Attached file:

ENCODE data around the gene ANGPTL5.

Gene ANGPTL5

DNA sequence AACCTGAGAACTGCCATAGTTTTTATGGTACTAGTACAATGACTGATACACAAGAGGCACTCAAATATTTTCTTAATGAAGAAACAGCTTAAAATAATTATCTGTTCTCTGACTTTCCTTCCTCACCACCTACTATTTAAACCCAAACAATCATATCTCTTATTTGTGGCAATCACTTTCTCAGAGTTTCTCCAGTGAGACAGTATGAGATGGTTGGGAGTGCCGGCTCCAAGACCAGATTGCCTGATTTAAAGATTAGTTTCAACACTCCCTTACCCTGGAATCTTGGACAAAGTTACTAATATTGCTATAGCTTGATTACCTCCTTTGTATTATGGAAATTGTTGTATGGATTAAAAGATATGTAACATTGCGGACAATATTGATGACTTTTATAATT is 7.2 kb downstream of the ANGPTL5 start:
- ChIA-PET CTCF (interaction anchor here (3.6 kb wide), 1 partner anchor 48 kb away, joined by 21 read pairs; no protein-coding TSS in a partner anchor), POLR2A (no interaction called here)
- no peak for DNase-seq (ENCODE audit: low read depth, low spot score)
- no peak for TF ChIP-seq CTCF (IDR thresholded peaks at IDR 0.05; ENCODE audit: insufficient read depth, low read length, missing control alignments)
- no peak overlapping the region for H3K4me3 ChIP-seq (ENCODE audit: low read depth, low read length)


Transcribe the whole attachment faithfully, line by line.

ENCODE data around the gene ANGPTL5.

Gene ANGPTL5

DNA sequence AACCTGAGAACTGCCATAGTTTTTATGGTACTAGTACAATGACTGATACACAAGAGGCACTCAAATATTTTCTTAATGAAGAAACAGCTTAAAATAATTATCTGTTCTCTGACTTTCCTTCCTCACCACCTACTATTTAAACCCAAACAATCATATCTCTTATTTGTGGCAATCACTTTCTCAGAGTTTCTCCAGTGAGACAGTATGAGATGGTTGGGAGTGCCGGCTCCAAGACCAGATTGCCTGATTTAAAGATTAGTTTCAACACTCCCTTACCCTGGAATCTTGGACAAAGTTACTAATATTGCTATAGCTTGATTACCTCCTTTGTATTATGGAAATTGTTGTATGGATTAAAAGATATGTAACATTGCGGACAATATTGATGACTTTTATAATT is 7.2 kb downstream of the ANGPTL5 start:
- ChIA-PET CTCF (interaction anchor here (3.6 kb wide), 1 partner anchor 48 kb away, joined by 21 read pairs; no protein-coding TSS in a partner anchor), POLR2A (no interaction called here)
- no peak for DNase-seq (ENCODE audit: low read depth, low spot score)
- no peak for TF ChIP-seq CTCF (IDR thresholded peaks at IDR 0.05; ENCODE audit: insufficient read depth, low read length, missing control alignments)
- no peak overlapping the region for H3K4me3 ChIP-seq (ENCODE audit: low read depth, low read length)